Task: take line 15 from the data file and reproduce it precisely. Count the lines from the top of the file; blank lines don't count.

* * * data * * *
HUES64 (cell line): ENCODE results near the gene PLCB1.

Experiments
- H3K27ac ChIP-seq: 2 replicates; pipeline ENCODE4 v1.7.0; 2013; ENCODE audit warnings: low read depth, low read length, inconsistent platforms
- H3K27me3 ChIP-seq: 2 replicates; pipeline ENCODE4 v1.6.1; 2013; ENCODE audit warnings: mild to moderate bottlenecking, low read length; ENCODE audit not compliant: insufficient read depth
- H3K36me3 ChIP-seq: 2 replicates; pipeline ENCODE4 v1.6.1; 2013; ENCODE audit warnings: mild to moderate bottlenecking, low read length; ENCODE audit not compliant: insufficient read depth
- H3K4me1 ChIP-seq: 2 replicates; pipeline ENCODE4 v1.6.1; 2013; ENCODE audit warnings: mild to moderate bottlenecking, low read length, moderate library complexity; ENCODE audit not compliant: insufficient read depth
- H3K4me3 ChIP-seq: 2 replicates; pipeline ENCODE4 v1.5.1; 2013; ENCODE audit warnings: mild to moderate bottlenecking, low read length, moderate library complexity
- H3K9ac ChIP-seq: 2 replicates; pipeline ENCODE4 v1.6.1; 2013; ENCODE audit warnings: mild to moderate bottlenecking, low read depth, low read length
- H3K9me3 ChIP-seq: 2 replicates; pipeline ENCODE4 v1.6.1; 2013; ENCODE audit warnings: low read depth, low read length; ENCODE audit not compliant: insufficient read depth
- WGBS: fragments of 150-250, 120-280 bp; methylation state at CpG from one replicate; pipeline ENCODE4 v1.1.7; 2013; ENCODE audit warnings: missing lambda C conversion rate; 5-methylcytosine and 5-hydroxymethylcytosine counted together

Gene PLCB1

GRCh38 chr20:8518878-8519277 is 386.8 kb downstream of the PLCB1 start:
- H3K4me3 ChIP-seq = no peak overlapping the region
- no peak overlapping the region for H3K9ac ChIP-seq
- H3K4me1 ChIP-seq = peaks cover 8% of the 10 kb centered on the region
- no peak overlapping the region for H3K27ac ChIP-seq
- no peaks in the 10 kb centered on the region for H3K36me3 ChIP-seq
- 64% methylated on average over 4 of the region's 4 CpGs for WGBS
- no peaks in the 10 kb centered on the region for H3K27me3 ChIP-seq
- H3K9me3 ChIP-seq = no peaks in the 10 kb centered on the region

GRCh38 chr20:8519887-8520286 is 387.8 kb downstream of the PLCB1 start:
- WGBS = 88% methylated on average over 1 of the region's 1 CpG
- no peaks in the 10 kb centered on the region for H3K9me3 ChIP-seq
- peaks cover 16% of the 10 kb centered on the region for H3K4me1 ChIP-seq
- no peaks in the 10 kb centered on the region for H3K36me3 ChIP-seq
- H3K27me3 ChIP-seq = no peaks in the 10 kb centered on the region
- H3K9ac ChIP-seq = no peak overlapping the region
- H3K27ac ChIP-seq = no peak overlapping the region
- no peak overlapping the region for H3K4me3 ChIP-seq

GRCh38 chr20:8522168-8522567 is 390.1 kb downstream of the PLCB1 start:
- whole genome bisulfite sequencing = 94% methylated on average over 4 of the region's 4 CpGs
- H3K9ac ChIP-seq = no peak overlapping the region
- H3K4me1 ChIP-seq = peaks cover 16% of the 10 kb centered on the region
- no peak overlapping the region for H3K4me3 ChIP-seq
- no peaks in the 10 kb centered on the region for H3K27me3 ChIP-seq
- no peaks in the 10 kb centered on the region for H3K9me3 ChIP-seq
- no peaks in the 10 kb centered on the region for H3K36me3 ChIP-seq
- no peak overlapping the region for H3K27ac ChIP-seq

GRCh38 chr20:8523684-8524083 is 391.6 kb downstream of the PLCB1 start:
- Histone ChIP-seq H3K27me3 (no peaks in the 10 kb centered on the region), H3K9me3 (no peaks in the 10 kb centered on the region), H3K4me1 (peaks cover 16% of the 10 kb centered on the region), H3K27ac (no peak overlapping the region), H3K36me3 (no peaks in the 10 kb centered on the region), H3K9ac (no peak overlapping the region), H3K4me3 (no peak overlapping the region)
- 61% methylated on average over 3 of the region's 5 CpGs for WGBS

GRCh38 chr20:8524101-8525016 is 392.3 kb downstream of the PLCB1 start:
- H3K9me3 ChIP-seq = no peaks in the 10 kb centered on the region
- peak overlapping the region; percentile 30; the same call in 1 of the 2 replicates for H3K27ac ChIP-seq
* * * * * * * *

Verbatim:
- H3K4me1 ChIP-seq = peaks cover 8% of the 10 kb centered on the region